Focus Groups: The Ultimate Sense-Check

Tags miso, soup

You cannot get far with a business concept without asking for feedback. For food, you are going to get people’s opinion whether you asked for it or not!

Being more than a little precious about my start-up and recipes, I carried with me a nervous excitement all week. Part of me was absolutely DREADING our focus groups, even though I knew how absolutely critical it was to our progress.

As we prepare to meet with the supermarkets soon, independent and objective research like focus groups help to build the business case for our existence.

We asked an independent and experienced researcher to run our sessions for us but there was still a lot to prepare for. If you are looking to run focus groups for your business idea, here are the basics.

1. Find an independent company or researcher to facilitate but give them a thorough briefing of your expectations. You can save some money by doing it yourself but we saw value in being able to observe the group as bystanders. Having someone experienced in reading participant responses was important to get the most out of the group, without the risk of ‘leading the witness’.  Being so close to the concept was a disadvantage in our case and I was relieved we had somebody else to run the session.

2. Keep costs low. Our researcher was worth her weight in gold, so we had to keep all our other costs as low as possible. The venue should be as central as you can afford; participants want to be able to get there easily. Luckily, we had a friend who owned a pub in central London with a suite upstairs that we could borrow, so make use of ‘favours’ wherever you can.

3. Make it Worthwhile. To ensure commitment from participants focus groups are often paid. But as a small company, we simply could not afford to, and instead, we promised it would be a short session (2 hours) with plenty of miso soups to taste, sushi and other snacks and drinks. There was also some appeal in taking part in something exclusive: the opportunity to shape how a business turns out was something our attendees found compelling and enjoyable.
4. Be paranoid about drop-outs. People drop out of focus groups at the last minute because of a number of genuine reasons. The risk is higher still when you are not able to pay them. Since we were not running a huge number of focus groups, each person was statistically significant, so we really could not risk many drop-outs. My paranoia was on Red Alert this week, but they needn’t have been, since the right checks were in place: invite them at least a month in advance to secure diary space. Send a reminder a week in advance, and on the actual day send them a text message with the location details again. Each message you send, you are giving them an opportunity to drop out, so you can be best prepared to find a last-minute stand-in.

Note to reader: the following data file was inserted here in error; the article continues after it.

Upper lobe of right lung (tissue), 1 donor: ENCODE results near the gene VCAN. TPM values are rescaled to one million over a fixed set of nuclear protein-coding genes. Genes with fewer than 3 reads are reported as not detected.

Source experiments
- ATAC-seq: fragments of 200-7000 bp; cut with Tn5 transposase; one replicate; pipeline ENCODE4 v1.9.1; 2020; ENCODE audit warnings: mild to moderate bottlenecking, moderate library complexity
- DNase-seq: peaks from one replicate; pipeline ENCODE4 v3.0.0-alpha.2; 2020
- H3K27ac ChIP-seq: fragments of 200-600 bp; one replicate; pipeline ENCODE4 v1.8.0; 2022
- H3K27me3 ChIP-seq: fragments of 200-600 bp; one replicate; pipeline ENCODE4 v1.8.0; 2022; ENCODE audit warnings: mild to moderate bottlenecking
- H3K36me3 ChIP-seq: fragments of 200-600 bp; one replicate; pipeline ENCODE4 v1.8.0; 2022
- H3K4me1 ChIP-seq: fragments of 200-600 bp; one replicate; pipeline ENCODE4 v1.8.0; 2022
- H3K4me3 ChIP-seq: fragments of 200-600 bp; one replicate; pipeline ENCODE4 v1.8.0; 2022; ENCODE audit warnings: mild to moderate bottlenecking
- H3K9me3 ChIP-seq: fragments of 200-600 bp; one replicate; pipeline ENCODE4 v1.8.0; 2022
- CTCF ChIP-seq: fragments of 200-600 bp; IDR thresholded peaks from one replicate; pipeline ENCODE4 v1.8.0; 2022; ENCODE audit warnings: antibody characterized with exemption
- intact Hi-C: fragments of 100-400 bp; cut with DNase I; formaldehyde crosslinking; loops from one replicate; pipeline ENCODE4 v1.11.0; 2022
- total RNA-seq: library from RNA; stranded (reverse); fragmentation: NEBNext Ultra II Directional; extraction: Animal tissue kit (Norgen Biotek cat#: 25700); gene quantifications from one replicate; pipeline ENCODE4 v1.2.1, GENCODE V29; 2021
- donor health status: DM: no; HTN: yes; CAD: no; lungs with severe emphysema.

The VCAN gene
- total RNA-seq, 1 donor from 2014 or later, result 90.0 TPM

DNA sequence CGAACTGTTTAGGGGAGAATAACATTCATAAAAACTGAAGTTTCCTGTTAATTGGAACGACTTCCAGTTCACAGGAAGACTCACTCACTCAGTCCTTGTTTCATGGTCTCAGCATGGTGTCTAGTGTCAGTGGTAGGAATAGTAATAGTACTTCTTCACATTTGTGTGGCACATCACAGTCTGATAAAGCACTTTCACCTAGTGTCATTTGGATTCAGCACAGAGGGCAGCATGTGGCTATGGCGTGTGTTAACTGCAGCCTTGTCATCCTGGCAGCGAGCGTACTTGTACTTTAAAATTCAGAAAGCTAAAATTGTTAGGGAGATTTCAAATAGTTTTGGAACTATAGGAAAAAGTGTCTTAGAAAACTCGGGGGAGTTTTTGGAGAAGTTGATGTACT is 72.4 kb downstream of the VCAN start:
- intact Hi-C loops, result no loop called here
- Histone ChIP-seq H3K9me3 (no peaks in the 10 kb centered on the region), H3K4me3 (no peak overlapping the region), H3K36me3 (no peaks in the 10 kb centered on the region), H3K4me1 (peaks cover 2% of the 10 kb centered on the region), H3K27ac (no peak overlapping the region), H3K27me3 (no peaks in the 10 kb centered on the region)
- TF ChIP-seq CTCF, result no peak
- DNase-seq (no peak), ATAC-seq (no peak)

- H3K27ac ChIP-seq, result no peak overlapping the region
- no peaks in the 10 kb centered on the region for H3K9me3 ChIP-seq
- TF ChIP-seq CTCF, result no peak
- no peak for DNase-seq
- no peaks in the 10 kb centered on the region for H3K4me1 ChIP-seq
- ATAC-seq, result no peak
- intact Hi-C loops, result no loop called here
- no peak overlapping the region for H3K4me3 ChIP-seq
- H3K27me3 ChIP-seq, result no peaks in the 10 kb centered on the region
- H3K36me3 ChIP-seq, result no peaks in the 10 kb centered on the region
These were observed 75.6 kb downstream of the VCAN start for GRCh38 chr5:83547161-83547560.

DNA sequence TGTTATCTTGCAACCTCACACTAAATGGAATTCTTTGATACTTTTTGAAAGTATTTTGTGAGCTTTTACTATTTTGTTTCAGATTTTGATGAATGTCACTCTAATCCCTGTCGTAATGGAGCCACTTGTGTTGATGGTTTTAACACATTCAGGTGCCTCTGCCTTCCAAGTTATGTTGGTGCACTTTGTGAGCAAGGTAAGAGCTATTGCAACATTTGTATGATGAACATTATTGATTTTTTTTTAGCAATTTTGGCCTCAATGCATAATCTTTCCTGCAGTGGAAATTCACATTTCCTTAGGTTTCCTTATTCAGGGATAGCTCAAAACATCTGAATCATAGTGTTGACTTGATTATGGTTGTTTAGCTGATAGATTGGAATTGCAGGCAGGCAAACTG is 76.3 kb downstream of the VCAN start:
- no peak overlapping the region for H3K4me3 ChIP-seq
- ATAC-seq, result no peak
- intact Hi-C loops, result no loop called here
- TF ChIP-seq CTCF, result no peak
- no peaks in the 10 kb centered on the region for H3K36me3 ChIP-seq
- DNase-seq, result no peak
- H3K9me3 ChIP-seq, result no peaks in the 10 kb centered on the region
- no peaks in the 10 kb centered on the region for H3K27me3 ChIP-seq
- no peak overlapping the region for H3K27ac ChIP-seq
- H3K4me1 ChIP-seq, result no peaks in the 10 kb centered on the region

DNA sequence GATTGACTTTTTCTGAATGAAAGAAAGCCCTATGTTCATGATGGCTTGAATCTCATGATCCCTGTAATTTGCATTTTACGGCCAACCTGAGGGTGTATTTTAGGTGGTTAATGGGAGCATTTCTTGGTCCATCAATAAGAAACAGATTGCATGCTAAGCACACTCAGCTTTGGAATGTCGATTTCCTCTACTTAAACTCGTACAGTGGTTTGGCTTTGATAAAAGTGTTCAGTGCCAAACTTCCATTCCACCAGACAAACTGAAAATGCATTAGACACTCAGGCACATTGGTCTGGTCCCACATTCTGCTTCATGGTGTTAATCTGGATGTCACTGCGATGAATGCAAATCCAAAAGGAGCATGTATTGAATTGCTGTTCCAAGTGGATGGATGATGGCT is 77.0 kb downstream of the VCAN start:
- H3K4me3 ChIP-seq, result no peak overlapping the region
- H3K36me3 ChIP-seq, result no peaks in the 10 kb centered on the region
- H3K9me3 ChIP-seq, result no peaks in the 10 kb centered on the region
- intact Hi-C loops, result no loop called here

5. Stay in touch. Your participants, in the age of twitter and facebook will be your mavens. It was so lovely to see participants sharing with their friends and followers about Miso Tasty and our focus groups. These are your VIPs to spoil with merchandise and products.  Being part of your project early means they will probably be interested in how everything turns out with your business, so keep them posted on your developments and be generous!

We had a brilliant week with our focus groups. The insight was in-depth, and the feedback both confirmed direction, as well as flagged issues that needed addressing immediately. When you are so close to a project, you can easily become blind to matters important to the consumer.

This is the ultimate sense-check for your food business before you make hard commitments to your final product; the recipe, packaging, concept…the jury is out until you run focus groups.

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